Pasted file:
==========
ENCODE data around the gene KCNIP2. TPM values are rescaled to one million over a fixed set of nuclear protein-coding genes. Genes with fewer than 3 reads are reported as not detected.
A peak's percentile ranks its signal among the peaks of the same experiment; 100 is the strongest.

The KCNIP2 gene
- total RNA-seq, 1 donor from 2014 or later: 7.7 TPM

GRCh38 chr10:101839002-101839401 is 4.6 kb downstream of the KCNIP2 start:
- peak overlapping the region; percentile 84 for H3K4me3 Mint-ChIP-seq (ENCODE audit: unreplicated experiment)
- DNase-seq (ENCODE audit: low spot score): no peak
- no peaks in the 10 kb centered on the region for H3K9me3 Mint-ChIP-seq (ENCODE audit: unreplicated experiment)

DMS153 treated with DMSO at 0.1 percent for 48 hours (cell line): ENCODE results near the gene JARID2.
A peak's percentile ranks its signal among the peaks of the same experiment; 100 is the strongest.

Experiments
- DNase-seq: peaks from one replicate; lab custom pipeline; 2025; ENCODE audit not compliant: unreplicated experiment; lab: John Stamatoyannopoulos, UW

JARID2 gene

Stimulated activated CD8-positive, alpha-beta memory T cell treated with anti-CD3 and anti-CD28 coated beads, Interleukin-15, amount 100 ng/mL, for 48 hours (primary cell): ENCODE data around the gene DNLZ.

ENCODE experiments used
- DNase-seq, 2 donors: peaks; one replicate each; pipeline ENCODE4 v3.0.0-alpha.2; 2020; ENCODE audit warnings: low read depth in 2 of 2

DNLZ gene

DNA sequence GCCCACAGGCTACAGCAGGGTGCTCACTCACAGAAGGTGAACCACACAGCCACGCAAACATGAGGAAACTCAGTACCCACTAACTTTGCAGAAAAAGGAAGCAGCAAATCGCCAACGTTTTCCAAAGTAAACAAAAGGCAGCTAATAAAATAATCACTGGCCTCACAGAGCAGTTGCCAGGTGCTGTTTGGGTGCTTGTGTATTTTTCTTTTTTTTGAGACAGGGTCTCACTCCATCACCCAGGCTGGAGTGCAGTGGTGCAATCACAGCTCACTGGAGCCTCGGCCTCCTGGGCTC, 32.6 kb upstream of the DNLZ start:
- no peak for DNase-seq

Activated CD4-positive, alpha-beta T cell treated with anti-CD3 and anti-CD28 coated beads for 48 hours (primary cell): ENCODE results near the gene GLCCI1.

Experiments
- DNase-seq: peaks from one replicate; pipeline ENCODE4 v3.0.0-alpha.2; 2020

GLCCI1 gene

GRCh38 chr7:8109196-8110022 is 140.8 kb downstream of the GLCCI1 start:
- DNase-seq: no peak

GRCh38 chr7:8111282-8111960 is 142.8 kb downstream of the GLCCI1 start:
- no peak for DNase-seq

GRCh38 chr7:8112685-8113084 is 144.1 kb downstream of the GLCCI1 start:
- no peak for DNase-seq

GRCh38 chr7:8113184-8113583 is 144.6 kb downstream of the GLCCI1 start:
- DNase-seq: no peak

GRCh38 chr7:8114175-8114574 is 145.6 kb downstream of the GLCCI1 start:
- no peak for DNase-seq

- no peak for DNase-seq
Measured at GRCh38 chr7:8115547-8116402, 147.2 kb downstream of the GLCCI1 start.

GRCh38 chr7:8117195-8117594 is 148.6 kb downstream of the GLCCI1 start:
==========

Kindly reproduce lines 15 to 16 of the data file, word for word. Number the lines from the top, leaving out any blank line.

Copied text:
ENCODE experiments used
- DNase-seq, 2 donors: peaks; one replicate each; pipeline ENCODE4 v3.0.0-alpha.2; 2020; ENCODE audit warnings: low read depth in 2 of 2